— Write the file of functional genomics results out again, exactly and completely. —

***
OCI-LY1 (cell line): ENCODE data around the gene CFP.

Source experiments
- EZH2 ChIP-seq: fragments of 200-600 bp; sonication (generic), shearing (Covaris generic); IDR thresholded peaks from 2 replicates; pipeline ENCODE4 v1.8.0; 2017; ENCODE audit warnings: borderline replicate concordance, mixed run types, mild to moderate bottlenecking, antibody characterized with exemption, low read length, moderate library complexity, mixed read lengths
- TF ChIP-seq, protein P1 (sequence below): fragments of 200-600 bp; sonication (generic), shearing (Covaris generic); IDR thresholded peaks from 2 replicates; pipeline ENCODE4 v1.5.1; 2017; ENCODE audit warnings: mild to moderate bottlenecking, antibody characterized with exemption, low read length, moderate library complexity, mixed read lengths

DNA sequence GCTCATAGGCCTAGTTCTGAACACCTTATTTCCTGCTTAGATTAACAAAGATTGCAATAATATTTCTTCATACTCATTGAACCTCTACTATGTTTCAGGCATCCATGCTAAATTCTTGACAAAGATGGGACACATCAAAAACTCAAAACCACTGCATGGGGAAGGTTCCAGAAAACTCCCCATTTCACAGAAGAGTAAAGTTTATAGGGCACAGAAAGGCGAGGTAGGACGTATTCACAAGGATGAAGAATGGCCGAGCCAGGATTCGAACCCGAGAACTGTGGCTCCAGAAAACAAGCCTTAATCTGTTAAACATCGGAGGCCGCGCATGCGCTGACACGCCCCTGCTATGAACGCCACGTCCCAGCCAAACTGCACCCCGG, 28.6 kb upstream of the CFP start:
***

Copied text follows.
OCI-LY1 (cell line): ENCODE data around the gene CFP.

Source experiments
- EZH2 ChIP-seq: fragments of 200-600 bp; sonication (generic), shearing (Covaris generic); IDR thresholded peaks from 2 replicates; pipeline ENCODE4 v1.8.0; 2017; ENCODE audit warnings: borderline replicate concordance, mixed run types, mild to moderate bottlenecking, antibody characterized with exemption, low read length, moderate library complexity, mixed read lengths
- TF ChIP-seq, protein P1 (sequence below): fragments of 200-600 bp; sonication (generic), shearing (Covaris generic); IDR thresholded peaks from 2 replicates; pipeline ENCODE4 v1.5.1; 2017; ENCODE audit warnings: mild to moderate bottlenecking, antibody characterized with exemption, low read length, moderate library complexity, mixed read lengths

DNA sequence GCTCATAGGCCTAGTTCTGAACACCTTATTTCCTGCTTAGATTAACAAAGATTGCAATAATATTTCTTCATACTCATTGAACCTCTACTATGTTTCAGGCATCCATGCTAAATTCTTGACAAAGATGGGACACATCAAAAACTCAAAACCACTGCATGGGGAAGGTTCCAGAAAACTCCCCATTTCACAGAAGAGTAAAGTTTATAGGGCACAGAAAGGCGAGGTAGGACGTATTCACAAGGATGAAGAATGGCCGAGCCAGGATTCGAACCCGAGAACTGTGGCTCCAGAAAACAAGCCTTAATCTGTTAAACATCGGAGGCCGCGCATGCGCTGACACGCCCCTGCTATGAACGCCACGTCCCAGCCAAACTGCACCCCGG, 28.6 kb upstream of the CFP start: